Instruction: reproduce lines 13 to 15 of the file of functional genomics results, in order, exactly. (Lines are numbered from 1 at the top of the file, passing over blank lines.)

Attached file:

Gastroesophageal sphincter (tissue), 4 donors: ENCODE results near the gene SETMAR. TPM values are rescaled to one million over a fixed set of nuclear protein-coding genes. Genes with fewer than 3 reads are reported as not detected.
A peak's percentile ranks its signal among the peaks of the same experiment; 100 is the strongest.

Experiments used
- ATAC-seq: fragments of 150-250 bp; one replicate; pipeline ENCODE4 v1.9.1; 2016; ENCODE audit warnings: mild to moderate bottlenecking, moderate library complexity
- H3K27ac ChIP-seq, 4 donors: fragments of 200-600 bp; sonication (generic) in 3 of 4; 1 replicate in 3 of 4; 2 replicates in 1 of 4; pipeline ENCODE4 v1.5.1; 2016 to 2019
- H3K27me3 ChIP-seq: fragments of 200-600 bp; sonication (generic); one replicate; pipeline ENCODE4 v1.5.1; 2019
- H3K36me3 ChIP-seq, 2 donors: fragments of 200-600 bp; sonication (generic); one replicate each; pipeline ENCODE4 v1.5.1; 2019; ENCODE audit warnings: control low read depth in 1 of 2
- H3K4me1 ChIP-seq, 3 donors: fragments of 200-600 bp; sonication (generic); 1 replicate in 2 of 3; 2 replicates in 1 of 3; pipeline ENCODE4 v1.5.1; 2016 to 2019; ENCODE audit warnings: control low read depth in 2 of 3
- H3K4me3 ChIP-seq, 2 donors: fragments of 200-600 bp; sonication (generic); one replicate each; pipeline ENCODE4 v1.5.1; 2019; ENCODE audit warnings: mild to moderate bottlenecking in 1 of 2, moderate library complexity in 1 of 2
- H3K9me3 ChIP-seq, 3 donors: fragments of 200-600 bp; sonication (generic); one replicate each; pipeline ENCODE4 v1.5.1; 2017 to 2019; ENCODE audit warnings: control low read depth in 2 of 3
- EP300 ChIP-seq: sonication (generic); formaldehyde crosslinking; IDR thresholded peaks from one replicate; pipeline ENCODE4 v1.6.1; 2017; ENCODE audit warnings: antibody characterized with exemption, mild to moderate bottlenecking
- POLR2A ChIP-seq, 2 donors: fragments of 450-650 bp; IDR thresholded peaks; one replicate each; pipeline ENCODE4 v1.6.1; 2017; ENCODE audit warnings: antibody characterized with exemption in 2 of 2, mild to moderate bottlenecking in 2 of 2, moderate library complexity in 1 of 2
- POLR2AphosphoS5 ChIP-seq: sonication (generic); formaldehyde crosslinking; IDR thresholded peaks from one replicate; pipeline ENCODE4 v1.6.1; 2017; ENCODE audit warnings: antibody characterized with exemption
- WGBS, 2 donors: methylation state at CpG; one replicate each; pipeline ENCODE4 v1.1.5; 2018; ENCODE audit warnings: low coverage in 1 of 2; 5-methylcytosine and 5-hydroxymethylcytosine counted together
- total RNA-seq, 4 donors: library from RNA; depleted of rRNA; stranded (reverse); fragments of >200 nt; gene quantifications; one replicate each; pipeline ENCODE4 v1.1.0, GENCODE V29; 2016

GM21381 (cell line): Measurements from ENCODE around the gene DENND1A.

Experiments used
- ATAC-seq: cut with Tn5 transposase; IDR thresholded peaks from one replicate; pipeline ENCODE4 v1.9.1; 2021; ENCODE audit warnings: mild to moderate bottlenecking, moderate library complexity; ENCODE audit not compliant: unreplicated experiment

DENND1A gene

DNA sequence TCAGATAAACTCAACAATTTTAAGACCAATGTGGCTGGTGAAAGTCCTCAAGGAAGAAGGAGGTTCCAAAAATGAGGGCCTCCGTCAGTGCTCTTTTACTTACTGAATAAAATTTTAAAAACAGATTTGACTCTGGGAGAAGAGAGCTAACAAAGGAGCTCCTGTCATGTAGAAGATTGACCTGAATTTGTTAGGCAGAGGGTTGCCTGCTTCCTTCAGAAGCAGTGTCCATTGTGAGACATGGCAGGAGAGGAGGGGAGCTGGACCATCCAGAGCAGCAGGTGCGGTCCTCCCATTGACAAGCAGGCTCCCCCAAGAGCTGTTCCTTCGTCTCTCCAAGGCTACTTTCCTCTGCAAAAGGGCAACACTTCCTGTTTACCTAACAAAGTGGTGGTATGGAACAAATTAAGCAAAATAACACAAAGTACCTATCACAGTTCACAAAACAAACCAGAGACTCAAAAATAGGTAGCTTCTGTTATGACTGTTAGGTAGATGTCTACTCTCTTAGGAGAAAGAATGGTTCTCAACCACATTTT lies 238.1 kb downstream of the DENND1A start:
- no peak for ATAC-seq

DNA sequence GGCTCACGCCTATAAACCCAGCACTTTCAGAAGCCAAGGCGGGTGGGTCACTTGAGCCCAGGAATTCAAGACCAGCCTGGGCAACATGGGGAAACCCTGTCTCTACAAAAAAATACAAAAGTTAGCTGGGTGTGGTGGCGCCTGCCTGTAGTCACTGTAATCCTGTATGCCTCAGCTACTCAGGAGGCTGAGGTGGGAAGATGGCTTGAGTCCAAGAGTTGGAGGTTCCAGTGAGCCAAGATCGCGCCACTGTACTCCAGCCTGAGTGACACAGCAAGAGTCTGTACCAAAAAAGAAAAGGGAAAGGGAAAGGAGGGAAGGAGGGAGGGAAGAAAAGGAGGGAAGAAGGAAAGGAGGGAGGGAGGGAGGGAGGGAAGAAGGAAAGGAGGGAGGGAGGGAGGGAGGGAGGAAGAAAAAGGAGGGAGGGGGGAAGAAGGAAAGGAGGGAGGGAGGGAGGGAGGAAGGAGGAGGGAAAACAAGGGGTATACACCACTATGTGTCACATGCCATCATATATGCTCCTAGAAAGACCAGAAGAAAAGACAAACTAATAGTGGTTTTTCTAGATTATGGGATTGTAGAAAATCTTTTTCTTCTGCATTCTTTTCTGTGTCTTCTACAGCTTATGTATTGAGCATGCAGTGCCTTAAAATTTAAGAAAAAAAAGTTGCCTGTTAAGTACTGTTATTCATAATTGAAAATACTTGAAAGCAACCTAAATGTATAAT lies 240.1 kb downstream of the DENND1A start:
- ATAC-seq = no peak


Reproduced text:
- POLR2AphosphoS5 ChIP-seq: sonication (generic); formaldehyde crosslinking; IDR thresholded peaks from one replicate; pipeline ENCODE4 v1.6.1; 2017; ENCODE audit warnings: antibody characterized with exemption
- WGBS, 2 donors: methylation state at CpG; one replicate each; pipeline ENCODE4 v1.1.5; 2018; ENCODE audit warnings: low coverage in 1 of 2; 5-methylcytosine and 5-hydroxymethylcytosine counted together
- total RNA-seq, 4 donors: library from RNA; depleted of rRNA; stranded (reverse); fragments of >200 nt; gene quantifications; one replicate each; pipeline ENCODE4 v1.1.0, GENCODE V29; 2016